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Software Group Issues Guidelines on Offshore Work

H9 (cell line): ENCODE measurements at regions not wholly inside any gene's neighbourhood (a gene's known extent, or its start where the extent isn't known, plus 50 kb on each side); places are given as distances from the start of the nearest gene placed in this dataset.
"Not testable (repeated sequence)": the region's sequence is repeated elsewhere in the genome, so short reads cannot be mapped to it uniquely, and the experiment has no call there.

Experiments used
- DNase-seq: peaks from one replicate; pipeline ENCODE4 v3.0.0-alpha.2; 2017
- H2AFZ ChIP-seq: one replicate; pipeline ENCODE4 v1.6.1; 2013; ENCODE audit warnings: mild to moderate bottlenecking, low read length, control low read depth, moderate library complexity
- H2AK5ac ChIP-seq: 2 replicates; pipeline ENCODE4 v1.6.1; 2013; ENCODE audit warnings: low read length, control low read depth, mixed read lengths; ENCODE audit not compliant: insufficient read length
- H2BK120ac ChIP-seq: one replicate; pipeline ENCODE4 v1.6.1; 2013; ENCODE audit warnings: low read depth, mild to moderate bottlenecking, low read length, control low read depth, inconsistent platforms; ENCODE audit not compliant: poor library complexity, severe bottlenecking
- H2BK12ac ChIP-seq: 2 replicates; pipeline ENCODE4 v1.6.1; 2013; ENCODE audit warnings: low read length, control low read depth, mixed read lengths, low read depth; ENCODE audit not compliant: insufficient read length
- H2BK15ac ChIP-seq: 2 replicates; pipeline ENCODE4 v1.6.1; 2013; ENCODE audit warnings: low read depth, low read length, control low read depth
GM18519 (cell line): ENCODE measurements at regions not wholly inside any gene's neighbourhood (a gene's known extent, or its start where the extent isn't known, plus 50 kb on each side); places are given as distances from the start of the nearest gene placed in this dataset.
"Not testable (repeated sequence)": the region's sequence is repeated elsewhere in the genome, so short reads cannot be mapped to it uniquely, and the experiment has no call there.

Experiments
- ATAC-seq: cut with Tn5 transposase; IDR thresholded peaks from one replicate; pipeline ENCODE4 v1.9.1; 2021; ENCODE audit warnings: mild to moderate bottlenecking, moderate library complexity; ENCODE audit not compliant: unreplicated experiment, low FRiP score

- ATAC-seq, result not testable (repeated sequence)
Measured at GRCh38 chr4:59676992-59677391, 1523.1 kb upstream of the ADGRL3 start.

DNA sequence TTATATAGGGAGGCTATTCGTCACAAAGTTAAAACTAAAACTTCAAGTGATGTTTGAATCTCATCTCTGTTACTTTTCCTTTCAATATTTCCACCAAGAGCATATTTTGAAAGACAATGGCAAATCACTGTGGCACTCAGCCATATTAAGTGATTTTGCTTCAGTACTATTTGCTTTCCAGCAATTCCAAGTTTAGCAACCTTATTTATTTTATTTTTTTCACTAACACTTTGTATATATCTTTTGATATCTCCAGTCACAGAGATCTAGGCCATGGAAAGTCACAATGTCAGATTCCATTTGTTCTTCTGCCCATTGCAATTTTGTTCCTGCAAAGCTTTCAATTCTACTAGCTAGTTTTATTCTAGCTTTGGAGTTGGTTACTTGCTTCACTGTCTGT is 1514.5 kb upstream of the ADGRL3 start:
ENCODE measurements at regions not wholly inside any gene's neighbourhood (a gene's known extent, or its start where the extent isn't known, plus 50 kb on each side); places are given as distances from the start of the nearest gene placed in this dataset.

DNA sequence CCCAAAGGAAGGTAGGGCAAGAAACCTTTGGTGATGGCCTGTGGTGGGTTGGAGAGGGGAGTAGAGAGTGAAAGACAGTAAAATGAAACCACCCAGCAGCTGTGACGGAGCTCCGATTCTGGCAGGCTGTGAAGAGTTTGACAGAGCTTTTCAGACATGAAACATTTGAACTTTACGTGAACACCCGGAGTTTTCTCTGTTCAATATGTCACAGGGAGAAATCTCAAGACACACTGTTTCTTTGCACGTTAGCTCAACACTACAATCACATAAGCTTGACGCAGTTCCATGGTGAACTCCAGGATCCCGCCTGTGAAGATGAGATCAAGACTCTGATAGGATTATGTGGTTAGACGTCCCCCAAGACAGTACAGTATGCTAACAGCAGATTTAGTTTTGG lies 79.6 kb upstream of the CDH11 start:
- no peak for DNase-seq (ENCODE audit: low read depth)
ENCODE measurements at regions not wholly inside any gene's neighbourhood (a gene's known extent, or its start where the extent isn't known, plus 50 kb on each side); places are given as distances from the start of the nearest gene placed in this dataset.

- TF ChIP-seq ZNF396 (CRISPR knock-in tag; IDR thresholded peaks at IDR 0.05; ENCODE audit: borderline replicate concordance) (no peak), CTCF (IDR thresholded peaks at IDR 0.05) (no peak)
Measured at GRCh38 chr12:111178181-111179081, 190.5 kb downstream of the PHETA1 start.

Software Group Issues Guidelines on Offshore Work By SLAV KANDYBA Staff Reporter Offshore outsourcing is a hot topic in an election year, because from a political approach, it is about whether or not American jobs are being sent overseas and hurting the nation’s economy and Americans’ livelihoods as a result. The membership of the Southern California Software Council, a trade organization of the area’s software creators, knows it intimately well. Many Southern California firms have outsourced programming work to workers on other continents including the popular destination Bangalore, India, and St. Petersburg, Russia. The group met in Woodland Hills several months ago to discuss the implications of offshore outsourcing and to share experiences. Out of that, SCSC executives decided to produce a white paper that would unify the various positions and present the group’s official stance on the issue. “We are the only voice for the software industry in southern California, someone had to represent (software firms’ views),” said Hoshi Printer, president of the SCSC. “Things could be done politically that could be detrimental to the software industry.” The recently released 27-page paper, formally called “Offshore Outsourcing in Today’s Global Economy: Defining and Executing an Effective Strategy,” was primarily based on survey responses in addition to other research. It found most software firms were in favor of offshore outsourcing. This had been the general attitude of most of them, no secret. The paper, however, goes a step further to present scenarios and advocate, its other purpose about when offshoring is appropriate and when it is not. “The economics are widely in favor of offshoring,” Printer said. “I don’t want to minimize the effect on one person but if you take the economy as a whole, the overall conclusion is that we in the software industry will continue to offshore.” Helping growth The two major reasons: cost-effectiveness and the ability to help a company grow. Printer, a 40-year software business veteran, said the two reasons are hinged on each other “because if you’re not cost-effective, you can’t grow.” Printer also pointed out some rough edges in offshore outsourcing. For one, he said, continuous and clear communication is crucial due to “immense cultural issues” that arise when American companies offshore to places such as India or Russia. In addition, “Offshoring doesn’t work if it’s a highly complex project that can not be broken into discrete parts,” Printer said. Based on the results, he also advised about the speed of completion. “Don’t go offshore if you’re in a time crunch,” Printer said.” Among the results of the Software Council’s survey, published in the position paper: -92 percent of companies reported they have outsourced internationally. -55 percent outsourced to India; 20 percent to Russia; 12 percent to China; 10 percent to Ireland; 9 percent to Croatia; 4 percent to Canada; and 3 percent to Brazil. -63 percent said they outsourced for software development. -33 percent found offshore outsourcing met their expectations, while 25 percent said it didn’t. -79 percent said cost savings was the reason; 20 percent reported it was for offloading routine work -50 percent said communication and language barriers were a problem; 35 percent said the learning curve was a problem -53 percent said they planned to outsource offshore in the future, while 18 percent said they would not. Another 15 percent said “possibly” and 7 percent said “very selectively.” When it doesn’t work The paper also provides guidelines for when offshore outsourcing is appropriate when it is not. It advises firms to avoid offshoring if they are start-ups or organizations with new product development projects, have complex projects requiring multiple software teams or projects involving a company’s core competency; projects involving a company’s core intellectual property and “crash” projects created to help bring another project back to schedule, and attempt to gain immediate cost savings. The situations when offshore outsourcing is appropriate are maintenance, support and extensions to legacy code, “tasks that are generally considered less glamorous to U.S. developers,” the paper states. Also, the paper takes the position that ancillary projects, or “those that are not ‘mission critical” are good candidates for offshore outsourcing. Deepak Sharma, president of Santa Clarita-based Software Development Center, Inc., a company that matches IT firms looking to offshore outsource with programmers in India, was among SCSC members who helped work on the paper. He said beyond cost savings, offshore outsourcing is a positive move for “appropriate resource allocation, agility in getting projects done and competitive advantage in dealing with the marketplace.” Further, Sharma said: “Today more Americans can afford to start their own IT companies since they can use offshore outsourcing.” Sharma personally believes offshore outsourcing is here to stay. “It is a genie which has come out of the bottle,” he said. The Right…and Wrong Time Some SCSC guidelines for outsourcing: When Not to Offshore: -Start-ups or organizations with new product development projects -Complex projects involving multiple teams -Projects involving a company’s core competency -Projects involving a company’s core intellectual property (IP) -A “crash” project created to help bring another project back on schedule -An attempt to gain immediate cost savings When to Offshore: -Maintenance and support functions -Ancillary projects Source: Southern California Software Council

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